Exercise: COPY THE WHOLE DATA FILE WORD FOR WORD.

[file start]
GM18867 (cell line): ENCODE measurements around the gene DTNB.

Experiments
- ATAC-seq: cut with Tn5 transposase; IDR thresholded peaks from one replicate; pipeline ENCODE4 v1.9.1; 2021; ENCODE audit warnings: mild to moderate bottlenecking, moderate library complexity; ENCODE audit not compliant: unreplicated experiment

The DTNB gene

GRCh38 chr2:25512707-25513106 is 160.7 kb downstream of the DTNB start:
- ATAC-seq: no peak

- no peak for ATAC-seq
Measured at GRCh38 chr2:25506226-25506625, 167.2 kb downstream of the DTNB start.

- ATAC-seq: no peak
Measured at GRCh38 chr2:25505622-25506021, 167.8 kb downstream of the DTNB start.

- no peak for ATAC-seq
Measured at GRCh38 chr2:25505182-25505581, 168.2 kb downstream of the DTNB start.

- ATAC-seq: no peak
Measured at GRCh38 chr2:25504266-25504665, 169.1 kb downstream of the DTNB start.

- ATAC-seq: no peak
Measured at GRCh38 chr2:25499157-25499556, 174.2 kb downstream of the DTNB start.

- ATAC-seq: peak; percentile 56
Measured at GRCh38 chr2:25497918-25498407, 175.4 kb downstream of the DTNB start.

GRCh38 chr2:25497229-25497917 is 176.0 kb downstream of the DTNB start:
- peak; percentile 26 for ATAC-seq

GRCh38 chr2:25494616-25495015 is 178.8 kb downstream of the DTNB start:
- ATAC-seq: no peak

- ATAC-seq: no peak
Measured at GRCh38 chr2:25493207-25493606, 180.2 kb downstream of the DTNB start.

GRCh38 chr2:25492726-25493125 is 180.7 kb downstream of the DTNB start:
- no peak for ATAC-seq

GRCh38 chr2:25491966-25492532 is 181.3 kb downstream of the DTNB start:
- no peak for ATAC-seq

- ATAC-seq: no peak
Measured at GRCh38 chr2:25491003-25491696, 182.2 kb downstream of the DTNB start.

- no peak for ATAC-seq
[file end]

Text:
GM18867 (cell line): ENCODE measurements around the gene DTNB.

Experiments
- ATAC-seq: cut with Tn5 transposase; IDR thresholded peaks from one replicate; pipeline ENCODE4 v1.9.1; 2021; ENCODE audit warnings: mild to moderate bottlenecking, moderate library complexity; ENCODE audit not compliant: unreplicated experiment

The DTNB gene

GRCh38 chr2:25512707-25513106 is 160.7 kb downstream of the DTNB start:
- ATAC-seq: no peak

- no peak for ATAC-seq
Measured at GRCh38 chr2:25506226-25506625, 167.2 kb downstream of the DTNB start.

- ATAC-seq: no peak
Measured at GRCh38 chr2:25505622-25506021, 167.8 kb downstream of the DTNB start.

- no peak for ATAC-seq
Measured at GRCh38 chr2:25505182-25505581, 168.2 kb downstream of the DTNB start.

- ATAC-seq: no peak
Measured at GRCh38 chr2:25504266-25504665, 169.1 kb downstream of the DTNB start.

- ATAC-seq: no peak
Measured at GRCh38 chr2:25499157-25499556, 174.2 kb downstream of the DTNB start.

- ATAC-seq: peak; percentile 56
Measured at GRCh38 chr2:25497918-25498407, 175.4 kb downstream of the DTNB start.

GRCh38 chr2:25497229-25497917 is 176.0 kb downstream of the DTNB start:
- peak; percentile 26 for ATAC-seq

GRCh38 chr2:25494616-25495015 is 178.8 kb downstream of the DTNB start:
- ATAC-seq: no peak

- ATAC-seq: no peak
Measured at GRCh38 chr2:25493207-25493606, 180.2 kb downstream of the DTNB start.

GRCh38 chr2:25492726-25493125 is 180.7 kb downstream of the DTNB start:
- no peak for ATAC-seq

GRCh38 chr2:25491966-25492532 is 181.3 kb downstream of the DTNB start:
- no peak for ATAC-seq

- ATAC-seq: no peak
Measured at GRCh38 chr2:25491003-25491696, 182.2 kb downstream of the DTNB start.

- no peak for ATAC-seq